Doug Engelbart continued to refine his strategic approach to knowledge work, along with terminology for key concepts, throughout his career. He coined the terms Augmenting Human Intellect (aka Intelligence Augmentation), Collective IQ, Dynamic Knowledge Repositories (DKR), CoDIAK (for the Concurrent Development, Integration, and Application of Knowledge as the core process for advancing knowledge), a technology template for a world wide Open Hyperdocument System (OHS) of interoperable tools to support these capabilities, and Networked Improvement Communities (NICs) for networked initiatives that give special focus to advancing these capabilities. Key lectures and management seminars by Doug Engelbart covering these foundational concepts are freely available at the Engelbart Academy. Doug Engelbart won dozens of prestigious awards for his pioneering technological breakthroughs, but his model, usage requirements, and overarching paradigm for augmenting our collective intellect that shaped those technological breakthroughs are still quite relevant, crucial in fact, and remain largely unaddressed by today's prevailing paradigms. 2a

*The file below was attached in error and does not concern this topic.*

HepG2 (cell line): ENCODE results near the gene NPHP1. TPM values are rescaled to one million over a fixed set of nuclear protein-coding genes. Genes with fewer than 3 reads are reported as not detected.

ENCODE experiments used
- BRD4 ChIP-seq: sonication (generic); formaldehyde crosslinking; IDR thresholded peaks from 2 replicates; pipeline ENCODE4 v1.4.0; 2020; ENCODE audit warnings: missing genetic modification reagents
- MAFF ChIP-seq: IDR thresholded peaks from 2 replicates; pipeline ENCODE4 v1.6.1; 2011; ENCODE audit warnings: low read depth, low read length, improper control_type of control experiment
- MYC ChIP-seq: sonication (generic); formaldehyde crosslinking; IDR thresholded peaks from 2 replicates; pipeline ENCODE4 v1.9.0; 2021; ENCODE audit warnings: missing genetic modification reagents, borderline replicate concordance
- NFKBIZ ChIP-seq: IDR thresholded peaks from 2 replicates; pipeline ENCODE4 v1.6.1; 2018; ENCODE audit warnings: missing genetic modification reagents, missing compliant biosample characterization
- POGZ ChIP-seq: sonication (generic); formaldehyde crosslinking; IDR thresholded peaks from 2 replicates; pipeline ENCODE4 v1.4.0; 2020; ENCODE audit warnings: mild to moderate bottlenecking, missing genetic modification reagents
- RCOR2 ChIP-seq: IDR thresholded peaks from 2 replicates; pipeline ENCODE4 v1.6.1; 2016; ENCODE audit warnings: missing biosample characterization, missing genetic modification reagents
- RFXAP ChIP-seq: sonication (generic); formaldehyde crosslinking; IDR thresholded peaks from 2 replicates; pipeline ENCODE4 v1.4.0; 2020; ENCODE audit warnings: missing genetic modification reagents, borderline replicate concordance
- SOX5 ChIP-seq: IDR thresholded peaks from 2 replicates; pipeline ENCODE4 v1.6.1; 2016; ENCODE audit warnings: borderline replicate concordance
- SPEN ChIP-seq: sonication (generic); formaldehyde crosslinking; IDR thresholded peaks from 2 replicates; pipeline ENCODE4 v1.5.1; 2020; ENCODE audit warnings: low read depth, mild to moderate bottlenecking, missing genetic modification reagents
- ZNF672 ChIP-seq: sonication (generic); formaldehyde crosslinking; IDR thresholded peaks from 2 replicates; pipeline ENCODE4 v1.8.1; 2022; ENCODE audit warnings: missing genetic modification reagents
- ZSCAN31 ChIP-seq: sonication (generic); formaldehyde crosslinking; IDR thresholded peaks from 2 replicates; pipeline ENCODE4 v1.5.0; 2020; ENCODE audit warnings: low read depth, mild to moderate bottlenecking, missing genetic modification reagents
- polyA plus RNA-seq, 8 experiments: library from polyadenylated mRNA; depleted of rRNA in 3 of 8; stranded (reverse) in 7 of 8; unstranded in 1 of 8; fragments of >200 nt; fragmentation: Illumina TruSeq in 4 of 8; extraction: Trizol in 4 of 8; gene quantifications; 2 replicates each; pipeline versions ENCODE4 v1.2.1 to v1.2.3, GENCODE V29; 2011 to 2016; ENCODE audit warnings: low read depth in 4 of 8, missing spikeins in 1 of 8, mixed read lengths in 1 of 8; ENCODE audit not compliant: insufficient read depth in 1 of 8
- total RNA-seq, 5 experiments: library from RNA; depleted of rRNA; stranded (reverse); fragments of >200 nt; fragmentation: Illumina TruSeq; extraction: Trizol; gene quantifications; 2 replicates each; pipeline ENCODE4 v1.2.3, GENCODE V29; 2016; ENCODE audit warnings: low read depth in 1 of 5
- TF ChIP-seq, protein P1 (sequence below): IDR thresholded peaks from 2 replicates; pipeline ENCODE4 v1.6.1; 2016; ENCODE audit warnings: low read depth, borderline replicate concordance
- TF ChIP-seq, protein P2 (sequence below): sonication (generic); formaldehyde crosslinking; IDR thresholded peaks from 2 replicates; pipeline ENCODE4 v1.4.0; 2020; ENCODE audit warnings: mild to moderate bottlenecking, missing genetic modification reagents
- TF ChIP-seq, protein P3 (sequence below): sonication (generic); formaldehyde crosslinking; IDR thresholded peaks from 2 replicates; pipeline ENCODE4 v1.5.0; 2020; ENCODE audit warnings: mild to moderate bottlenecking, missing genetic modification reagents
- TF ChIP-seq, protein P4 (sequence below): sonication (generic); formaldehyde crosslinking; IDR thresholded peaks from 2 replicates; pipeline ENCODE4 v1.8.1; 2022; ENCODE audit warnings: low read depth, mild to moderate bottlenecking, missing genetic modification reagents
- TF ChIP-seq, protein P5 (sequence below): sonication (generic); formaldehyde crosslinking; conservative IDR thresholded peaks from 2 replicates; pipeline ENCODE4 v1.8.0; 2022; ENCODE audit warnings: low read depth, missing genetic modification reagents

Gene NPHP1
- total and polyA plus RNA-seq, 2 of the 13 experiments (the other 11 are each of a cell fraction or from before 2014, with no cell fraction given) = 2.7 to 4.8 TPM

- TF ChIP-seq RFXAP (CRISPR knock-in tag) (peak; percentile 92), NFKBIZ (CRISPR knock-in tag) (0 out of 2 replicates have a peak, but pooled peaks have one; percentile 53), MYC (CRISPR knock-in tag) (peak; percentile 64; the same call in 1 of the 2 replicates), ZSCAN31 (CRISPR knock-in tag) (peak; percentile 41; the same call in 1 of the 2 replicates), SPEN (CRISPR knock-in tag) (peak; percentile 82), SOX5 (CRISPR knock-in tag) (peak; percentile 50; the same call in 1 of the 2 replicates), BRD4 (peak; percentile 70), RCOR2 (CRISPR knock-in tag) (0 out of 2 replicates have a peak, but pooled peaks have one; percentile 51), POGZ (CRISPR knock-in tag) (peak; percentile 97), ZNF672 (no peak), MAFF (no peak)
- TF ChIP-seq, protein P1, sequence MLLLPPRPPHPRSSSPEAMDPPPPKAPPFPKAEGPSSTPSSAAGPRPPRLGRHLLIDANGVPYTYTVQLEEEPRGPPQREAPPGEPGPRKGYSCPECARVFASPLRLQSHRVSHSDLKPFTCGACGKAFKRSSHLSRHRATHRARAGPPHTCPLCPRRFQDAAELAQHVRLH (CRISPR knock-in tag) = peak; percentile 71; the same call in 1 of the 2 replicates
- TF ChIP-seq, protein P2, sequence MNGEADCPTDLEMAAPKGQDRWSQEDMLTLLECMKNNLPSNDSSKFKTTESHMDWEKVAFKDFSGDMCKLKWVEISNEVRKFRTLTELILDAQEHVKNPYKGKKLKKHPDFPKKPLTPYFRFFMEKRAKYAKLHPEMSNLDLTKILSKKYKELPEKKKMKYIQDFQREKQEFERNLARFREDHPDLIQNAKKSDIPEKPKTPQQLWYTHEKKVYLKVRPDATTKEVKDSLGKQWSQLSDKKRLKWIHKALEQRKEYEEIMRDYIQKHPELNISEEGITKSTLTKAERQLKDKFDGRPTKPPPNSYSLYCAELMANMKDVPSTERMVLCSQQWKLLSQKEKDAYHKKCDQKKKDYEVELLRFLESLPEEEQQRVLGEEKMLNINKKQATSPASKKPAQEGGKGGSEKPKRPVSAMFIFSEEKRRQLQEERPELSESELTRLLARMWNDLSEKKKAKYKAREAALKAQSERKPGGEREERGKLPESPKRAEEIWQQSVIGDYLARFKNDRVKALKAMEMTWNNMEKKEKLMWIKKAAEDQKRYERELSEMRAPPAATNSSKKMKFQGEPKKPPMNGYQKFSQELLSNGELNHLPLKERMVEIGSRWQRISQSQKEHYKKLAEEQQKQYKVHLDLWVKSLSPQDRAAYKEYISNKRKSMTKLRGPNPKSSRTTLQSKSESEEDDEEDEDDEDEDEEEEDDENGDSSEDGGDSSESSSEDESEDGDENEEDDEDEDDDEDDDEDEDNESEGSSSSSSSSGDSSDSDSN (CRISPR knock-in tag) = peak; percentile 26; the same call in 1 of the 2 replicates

Awards & Recognition 3

2000 National Medal of Technology

For his pioneering work For his visionary work related to knowledge work and the foundations of the information age, Doug Engelbart received several top awards, including the Lovelace Medal, the National Medal of Technology & Innovation, the IEEE John Von Neumann Medal Award, ACM's A.M. Turing Award, the Price Waterhouse Lifetime Achievement Award, and special recognition by the American Society for Information Science. See Honors Awarded to Doug Engelbart for details on these and other awards. 3a

See Also 4

Explore the Web 4a

  Image of Historic Firsts chart Click for more Historic Firsts

  • Visit Historic Firsts - for more of Doug Engelbart's many groundbreaking firsts.
  • Visit Doug's Vision for Humanity - all these Historic Firsts were part of a larger vision for forging a better world.
  • Visit Doug's Great Demo: 1968 - brings to life his early accomplishments with archive footage, photos, fun facts, story, and retrosectives (aka the "Mother of All Demos" – snippets shown above).
  • Visit Honors Awarded to Doug Engelbart - learn about the many awards Doug received for his trailblazing work.

From Doug's Lab 4b